Who Says There Are Too Many Facebook Ads? Developing World Says More Brands, Please

Global users find unique marketing

Kelly MacLean’s job as Facebook’s lead ad planner in emerging markets is to watch people watch ads. She travels to places like Brazil, Indonesia, South Africa to study the local behavior so Facebook can come up with marketing that works in those countries.

In the United States, social media marketing can feel like an intrusion. In the developing world the challenge is too few ads, not too many, MacLean said.

In developing countries people actually want to connect with brands more, she added. For instance, she’s seen Facebook users take screen grabs of ads, saving them with their phones.

“Sitting with people on the ground, watching them consume content on Facebook, we saw several people take screenshots of ads and then take it and share it with friends,” MacLean said. “It took us back.”

In these growing countries, interest in branded content was higher, and marketing messages were more welcomed.

“Brands in developing countries play a more pivotal role in general,” MacLean said. “People are aspiring to owning brands, and moving up socially and economically.”

 Feature phones present unique barriers to marketing

In the developing world, up to 70 percent of users are spending time on Facebook from feature phones (not only flip phones, but basic smartphones.) In these areas, Facebook users are concerned with data expenses and slow networks.

Facebook’s typical advertising playbook just doesn’t translate.

“In these markets people want to connect with brands in ways we never really thought of,” MacLean noted. “They want information from brands, details on products, the ability to share ads.”

The developing world is a crucial growth area for Facebook’s ad business, especially countries like India and Brazil. The developing world accounts for about 30 percent of Facebook users, but about 10 percent of ad sales last quarter.

Facebook has 100 million monthly users in India and two-thirds are on feature phones, which has been a technological barrier to advertising.

The team has been working on advances that send media using the least amount of data.

Ad products that embrace local customs

Facebook also is building country-specific ad products based on the behavior that MacLean sees when she visits, like when she saw users take screenshots.

“We could make it easier for them to do that right from the ad,” she said.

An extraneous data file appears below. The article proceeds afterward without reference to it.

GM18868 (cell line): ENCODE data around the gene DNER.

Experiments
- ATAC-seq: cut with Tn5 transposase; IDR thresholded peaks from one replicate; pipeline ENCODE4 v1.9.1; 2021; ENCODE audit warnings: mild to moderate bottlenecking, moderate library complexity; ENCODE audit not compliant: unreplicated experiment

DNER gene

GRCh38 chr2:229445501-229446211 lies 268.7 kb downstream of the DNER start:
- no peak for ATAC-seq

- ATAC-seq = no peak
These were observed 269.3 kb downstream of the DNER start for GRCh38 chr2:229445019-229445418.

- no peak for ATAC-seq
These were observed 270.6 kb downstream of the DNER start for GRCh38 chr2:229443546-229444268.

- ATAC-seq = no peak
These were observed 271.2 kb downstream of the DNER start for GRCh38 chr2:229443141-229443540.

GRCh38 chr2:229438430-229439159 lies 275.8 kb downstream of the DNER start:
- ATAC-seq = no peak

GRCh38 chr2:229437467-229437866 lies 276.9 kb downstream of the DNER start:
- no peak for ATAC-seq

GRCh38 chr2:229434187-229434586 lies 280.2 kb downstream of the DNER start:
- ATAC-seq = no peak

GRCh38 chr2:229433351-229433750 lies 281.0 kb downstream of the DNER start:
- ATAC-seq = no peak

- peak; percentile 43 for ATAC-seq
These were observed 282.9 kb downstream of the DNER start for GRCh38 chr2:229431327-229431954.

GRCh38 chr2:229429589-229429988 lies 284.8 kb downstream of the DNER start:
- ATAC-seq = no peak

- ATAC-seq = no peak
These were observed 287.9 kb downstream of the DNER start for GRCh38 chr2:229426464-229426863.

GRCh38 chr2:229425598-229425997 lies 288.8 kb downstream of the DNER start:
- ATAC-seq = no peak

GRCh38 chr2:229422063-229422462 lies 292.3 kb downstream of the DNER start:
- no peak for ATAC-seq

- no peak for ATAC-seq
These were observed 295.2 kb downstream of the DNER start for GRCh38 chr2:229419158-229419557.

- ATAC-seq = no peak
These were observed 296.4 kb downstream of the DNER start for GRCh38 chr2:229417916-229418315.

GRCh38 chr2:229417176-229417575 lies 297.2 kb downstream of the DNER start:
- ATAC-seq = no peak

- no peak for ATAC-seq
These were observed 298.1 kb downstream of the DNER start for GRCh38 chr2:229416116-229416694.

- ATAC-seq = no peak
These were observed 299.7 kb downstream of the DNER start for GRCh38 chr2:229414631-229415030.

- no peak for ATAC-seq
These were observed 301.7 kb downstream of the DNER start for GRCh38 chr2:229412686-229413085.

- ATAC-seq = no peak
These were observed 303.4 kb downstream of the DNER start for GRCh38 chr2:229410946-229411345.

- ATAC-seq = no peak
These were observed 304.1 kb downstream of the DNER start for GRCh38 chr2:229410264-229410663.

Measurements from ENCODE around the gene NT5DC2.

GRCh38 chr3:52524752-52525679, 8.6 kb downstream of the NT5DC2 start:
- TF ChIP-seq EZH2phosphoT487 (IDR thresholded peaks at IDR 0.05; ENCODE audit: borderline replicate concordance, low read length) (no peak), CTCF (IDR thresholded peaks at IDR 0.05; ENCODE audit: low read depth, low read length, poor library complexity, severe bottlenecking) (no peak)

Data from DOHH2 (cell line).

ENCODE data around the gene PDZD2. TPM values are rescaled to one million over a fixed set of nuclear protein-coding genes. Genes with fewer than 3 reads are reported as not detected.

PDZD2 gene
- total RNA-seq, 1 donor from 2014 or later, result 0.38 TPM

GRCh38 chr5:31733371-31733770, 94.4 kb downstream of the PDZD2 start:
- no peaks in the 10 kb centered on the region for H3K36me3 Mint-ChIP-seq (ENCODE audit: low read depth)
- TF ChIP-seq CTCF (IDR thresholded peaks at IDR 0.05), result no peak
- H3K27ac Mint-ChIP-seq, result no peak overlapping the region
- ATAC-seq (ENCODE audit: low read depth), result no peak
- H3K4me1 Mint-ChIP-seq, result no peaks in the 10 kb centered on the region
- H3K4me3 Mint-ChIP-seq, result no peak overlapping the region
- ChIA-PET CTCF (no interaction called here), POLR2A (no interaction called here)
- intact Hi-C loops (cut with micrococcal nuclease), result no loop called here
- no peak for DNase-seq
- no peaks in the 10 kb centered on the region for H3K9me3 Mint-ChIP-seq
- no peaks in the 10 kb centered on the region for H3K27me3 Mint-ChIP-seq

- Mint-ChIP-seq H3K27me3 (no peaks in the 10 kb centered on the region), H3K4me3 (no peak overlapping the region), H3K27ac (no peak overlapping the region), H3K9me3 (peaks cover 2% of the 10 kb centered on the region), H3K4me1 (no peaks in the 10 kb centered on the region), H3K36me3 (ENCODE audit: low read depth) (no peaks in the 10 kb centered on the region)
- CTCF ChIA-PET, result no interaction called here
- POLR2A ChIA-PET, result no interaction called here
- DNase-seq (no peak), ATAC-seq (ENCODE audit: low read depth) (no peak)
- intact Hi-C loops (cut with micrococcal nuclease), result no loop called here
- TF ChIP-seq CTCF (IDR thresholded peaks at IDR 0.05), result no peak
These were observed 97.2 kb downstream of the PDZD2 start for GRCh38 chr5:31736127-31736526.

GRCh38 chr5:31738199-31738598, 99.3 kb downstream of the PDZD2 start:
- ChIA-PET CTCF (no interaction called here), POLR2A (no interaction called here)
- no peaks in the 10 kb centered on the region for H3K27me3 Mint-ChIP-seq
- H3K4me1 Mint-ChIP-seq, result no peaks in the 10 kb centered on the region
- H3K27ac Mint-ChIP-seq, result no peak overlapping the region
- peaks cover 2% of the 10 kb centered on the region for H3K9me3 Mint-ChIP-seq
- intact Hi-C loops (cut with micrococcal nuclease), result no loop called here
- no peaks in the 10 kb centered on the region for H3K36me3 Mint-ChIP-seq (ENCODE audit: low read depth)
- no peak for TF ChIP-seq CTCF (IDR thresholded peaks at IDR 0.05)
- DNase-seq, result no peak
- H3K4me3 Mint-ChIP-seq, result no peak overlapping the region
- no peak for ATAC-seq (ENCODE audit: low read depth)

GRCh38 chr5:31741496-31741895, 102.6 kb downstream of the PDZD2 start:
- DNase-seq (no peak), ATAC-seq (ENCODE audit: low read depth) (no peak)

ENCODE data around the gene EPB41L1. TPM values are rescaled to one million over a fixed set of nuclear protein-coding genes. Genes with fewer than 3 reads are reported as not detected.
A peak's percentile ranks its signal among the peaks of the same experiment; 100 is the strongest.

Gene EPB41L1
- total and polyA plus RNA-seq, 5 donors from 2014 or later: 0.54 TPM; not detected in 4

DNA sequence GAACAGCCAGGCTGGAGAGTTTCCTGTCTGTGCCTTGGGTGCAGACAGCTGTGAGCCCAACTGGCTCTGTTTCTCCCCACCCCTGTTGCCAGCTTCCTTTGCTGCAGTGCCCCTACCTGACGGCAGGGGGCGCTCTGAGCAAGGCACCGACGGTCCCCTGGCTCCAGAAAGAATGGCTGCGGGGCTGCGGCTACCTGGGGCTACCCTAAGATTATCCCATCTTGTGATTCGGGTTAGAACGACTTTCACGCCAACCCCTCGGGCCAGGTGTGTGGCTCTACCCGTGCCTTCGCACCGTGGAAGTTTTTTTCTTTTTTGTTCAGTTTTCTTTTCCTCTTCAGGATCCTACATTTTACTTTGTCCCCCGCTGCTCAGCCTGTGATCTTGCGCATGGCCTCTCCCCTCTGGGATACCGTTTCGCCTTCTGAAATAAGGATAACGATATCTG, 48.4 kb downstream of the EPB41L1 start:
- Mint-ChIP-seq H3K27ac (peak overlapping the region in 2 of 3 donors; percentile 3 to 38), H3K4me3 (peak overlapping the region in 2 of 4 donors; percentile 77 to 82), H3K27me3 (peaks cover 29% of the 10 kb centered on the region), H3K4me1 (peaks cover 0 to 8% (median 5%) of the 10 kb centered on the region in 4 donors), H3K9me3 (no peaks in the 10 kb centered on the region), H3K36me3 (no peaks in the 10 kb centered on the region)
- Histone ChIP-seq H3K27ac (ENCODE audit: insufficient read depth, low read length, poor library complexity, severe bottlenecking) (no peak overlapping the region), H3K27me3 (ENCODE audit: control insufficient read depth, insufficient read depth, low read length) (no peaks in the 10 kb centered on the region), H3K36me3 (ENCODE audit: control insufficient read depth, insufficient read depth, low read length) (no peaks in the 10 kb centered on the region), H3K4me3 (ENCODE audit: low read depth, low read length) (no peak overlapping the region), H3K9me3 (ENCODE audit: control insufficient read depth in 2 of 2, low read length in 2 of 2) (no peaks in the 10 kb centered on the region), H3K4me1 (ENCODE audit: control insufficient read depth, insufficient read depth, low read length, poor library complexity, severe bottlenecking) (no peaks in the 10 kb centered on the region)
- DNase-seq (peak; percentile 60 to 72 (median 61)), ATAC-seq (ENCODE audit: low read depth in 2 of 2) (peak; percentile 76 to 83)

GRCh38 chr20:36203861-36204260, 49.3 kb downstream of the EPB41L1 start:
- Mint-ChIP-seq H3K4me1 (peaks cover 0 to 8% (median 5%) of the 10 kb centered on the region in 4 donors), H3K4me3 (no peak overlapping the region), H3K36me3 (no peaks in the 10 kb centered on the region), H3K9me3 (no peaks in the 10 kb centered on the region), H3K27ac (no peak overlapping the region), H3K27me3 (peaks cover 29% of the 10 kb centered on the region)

In India, Facebook’s researchers picked up on the cultural phenomenon of missed calls, where people basically call each other and quickly hang up so they don’t incur phone charges but still get a friend’s attention.

In the U.S., consumers would find it hard to recognize this behavior because of the prevalence of unlimited phone minutes.

In India, Facebook now lets advertisers buy missed call ads that prompt users to dial a number and hang up. The calls put consumers in a contest or other promotion, and brands can call consumers back with other marketing messages like polls or game highlights.

Facebook shared a recent case in which Garnier promoted its hair products to 15 million men in India using the missed call ads.

In the developing world, mobile is critical to brands’ ability to market, and many see Facebook as one of the few digital advertising avenues open to reaching this newly connected populace, one that’s mostly mobile and often on feature phones.

Media agencies and brands want to reach developing world

Facebook works with the big media agencies like Omnicom and WPP to test the creative concepts and different formats. The developing world was top of mind for brands and agencies meeting with Facebook at the Cannes Lions International Festival of Creativity last month.

“Our clients want to connect with people in these countries, however, limited and scalable mobile options make that a challenge,” Cheuk Chiang, CEO of Omnicom Media Group in Asia-Pacific, said in an e-mail today. “We are working with Facebook to explore new ad solutions which are directly built from the way people communicate on mobile everyday.”

Facebook also is measuring how the ads affect feature phone users in developing worlds—do they recall the message, does their sentiment change?

MacLean says that Nielsen helps measure reactions. In Africa, Nielsen found that feature phone campaigns are more effective there than anywhere else Facebook marketing appears—higher brand recall and larger increases in purchase intent, MacLean says.

“Mobile is translating into connectedness in high-growth countries,” she stated. “In some cases brands are able to reach people for the first time.”